Let me tell you the story of Ghana’s own Kwami Williams who was studying at MIT to become a rocket scientist. He took a trip to his home country of Ghana with some of his classmates, and ended up establishing MoringaConnect which empowers farmers with the tools to reach a global market for high value crops. The business specialises in processing moringa trees and exporting the resulting tea and cosmetic oils, supporting more than 2,300 farming families here in Ghana who grow the tress. And without mobile technology, communicating with that number of farmers would have been almost impossible.
Then there is Trotro Tractor – launched in 2016, the company connects farmers with tractor owners in Ghana through mobile phone codes. Farmers dial a code to request the use of a tractor, which they can then pay for with mobile money.
Across Africa, mobile technology is fuelling innovation and supporting economic growth. Farmers use them to check market prices before selling to middlemen, and market traders can accept payments in mobile money. A study by academics from MIT, found that simply by gaining access to M-Pesa, Kenya’s mobile-money service, 2% of Kenyan households were lifted out of poverty between 2008 and 2014.
So when it comes to insurance, we as a sector have an enormous opportunity to tap into Africa’s mobile economy, and make some significant progress on increasing access to insurance products and closing the protection gap.
Pioneering insurance products for new risks is something that the Lloyd’s market has done for 330 years – and we will see more of that sort of innovation as the world’s needs change in response to the rapidly evolving risk landscape.
Just as it is for Africa’s economic development, technology is one of the biggest areas of opportunities for the global insurance sector. My own prediction is that during the next five years we will see a fundamental shift in the use of technology – everything from advanced data analytics, to artificial intelligence, to digital and mobile platforms and real-time risk pricing.
All of those will not only transform the way we do business, but will also transform our relationship with our customers.
But perhaps most importantly – InsurTech could be a game-changer when it comes to access and provide insurance products across harder to reach markets
Insurance companies are heavily investing in InsurTechs, with 2017 insurer and reinsurer investment breaking records. In total there was 2.5 billion US dollars raised in InsurTech funding last year – a 36% increase on 2016 and the second highest yearly total on record.
New competitors are looking at how they can use digital mobile technology to cut costs, improve customer service and sell direct without the need for brokers. Others are looking at web-based brokerages, which can be faster and cheaper than established networks. All are using data to improve risk-assessment and customer service.
Artificial intelligence (AI) and the internet of things (IoT) now account for almost half of total investment in InsurTech start-ups globally, according to new research from Accenture . And last year there were 120 private technology investments made by reinsurers – the highest number recorded for any year to date . We shouldn’t be afraid of looking at other parts of the world for inspiration. The world’s first InsurTech IPO happened in Hong Kong, late last year raising 1.5 billion US dollars – the biggest financial technology offering in the Hong Kong market's history!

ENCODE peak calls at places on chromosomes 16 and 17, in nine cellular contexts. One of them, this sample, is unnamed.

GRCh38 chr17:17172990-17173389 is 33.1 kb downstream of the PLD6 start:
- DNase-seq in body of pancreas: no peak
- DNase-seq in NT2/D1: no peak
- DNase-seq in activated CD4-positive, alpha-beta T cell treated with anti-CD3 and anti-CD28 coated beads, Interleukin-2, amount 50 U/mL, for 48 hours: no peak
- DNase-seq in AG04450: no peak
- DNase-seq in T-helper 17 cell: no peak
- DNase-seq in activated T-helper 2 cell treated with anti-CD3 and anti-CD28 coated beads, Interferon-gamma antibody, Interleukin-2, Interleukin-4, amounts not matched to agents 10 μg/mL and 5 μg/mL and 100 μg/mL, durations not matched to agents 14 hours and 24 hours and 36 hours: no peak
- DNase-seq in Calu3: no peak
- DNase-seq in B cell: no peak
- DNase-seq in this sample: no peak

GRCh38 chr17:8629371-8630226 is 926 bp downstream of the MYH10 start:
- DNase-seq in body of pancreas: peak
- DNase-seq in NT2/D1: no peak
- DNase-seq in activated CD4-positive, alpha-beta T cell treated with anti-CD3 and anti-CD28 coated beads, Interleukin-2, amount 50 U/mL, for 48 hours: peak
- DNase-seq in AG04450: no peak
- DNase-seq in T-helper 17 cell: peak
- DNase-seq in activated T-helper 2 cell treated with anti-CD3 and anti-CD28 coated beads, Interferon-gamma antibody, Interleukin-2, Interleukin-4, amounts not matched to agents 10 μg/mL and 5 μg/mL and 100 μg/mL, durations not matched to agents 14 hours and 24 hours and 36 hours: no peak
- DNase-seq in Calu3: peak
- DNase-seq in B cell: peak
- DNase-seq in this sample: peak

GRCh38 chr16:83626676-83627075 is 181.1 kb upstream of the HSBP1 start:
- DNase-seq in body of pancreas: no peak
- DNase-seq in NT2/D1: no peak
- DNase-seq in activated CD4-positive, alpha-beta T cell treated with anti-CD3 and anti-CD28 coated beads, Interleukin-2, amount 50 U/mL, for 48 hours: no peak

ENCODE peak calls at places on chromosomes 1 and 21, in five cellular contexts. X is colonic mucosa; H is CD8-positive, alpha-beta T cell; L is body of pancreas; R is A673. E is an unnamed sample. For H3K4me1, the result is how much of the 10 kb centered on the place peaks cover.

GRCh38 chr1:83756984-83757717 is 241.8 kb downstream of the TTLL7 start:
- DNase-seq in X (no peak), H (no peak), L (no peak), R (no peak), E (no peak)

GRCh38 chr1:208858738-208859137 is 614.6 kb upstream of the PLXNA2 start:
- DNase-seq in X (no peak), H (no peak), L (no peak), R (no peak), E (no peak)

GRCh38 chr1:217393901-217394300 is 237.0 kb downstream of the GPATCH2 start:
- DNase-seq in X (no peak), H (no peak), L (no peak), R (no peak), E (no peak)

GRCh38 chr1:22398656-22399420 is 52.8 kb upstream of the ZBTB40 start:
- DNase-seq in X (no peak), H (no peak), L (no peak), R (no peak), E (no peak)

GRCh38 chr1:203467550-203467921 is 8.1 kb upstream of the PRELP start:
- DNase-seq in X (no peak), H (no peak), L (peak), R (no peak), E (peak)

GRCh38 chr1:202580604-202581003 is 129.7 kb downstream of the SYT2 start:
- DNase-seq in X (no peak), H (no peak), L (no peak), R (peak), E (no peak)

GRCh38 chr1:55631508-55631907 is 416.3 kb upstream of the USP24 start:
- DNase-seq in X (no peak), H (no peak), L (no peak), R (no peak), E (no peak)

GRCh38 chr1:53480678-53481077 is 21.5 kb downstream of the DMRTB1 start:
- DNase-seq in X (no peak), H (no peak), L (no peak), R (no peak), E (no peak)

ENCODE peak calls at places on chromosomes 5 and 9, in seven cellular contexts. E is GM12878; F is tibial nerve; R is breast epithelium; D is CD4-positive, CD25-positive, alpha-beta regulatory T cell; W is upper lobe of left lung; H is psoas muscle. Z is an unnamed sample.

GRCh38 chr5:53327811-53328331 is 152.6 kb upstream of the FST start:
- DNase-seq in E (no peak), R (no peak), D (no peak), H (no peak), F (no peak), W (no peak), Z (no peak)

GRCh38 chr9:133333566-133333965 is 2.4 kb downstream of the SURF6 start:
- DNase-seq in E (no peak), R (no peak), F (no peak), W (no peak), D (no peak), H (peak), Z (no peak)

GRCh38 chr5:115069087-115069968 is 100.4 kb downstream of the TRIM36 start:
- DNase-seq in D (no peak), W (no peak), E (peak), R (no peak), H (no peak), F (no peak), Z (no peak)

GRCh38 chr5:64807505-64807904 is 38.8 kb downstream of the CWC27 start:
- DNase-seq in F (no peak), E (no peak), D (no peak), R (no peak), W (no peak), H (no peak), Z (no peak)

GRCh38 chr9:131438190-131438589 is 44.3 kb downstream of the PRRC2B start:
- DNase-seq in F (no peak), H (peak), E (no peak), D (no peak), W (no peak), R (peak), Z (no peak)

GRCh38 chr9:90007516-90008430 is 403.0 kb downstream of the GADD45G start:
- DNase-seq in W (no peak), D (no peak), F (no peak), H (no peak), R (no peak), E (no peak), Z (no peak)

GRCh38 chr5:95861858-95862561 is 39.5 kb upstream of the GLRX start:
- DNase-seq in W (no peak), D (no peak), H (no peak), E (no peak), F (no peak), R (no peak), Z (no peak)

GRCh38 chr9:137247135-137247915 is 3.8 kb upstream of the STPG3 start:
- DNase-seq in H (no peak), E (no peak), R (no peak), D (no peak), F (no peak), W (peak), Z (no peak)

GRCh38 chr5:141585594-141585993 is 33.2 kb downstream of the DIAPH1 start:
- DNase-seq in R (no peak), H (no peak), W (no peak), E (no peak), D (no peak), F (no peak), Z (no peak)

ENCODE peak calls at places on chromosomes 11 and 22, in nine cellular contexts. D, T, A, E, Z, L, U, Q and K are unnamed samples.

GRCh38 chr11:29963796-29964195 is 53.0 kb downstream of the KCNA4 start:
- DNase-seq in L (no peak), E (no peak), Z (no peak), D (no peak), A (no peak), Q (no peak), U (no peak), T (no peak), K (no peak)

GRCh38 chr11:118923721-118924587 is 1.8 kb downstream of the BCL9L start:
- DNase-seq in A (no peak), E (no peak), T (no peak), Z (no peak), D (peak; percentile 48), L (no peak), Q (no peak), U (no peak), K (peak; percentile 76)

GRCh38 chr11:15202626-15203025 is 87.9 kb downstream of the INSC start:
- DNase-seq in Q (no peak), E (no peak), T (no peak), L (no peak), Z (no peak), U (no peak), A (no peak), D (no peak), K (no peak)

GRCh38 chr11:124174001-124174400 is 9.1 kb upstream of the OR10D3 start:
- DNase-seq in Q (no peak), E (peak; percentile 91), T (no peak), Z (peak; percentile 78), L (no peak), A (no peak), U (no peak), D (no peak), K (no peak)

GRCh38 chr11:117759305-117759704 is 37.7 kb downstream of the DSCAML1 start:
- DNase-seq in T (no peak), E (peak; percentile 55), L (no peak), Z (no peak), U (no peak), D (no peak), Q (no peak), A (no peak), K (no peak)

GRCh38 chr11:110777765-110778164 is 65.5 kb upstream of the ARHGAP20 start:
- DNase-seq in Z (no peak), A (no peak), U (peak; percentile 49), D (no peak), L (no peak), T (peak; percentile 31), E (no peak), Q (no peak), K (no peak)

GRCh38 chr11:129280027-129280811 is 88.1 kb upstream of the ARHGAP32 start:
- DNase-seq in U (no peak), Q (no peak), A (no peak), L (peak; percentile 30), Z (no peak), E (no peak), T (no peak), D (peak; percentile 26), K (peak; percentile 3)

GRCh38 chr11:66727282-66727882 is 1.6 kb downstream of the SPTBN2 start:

It was [Z]Jhoong An Online Property & Casualty Insurance – China’s first truly digital insurance company that sells all its products online along with handling claims. And behind it sits China’s internet and insurance titans – Ping An, Tencent and Alibaba, who joined forces in 2013 to launch [Z]Jhoong An. In its first year it underwrote 630 million insurance policies and serviced 150 million clients. Just think if we could create something like that for African markets!
The reality is that we have never had so much data available to us. In a digital world its value will continue to increase. For those that are able to efficiently and effectively collect it, order it, and use it. We need to very quickly get our heads around big data. Our products, our processes and our decision-making should be driven by it.
At Lloyd’s we are piloting initiatives to help the market innovate using technology. Our plans include a new Innovation Lab, which will enable new concepts and ideas to be tested in a fast-track, fast-fail environment with the support and active involvement of the Lloyd’s market.
To facilitate the market’s access to new ideas and new technology, we will provide space in the Lloyd’s building in London, giving access to the Lloyd’s market to start-ups, and potentially investing capital in businesses which can improve the competitiveness of the market.
There will be a number of ideas in development, designed to harness technology to reduce costs, and make the market more attractive and easier to do business with. This is evidence that we are not simply sitting around waiting for solutions to find us!
At Lloyd’s we are very used to partnering and working together to collaborate to provide solutions.
If we all work together we can ensure we are providing what people, businesses and economies need right across Africa.
Lloyd’s will work in partnership with you, sharing our expertise and experience, so you can grab hold of the business growth opportunity across the continent. This means further growth for your insurance businesses, a larger reinsurance and insurance market for Lloyd’s and, ultimately, a more resilient and prosperous Africa.
Thank you very much for listening.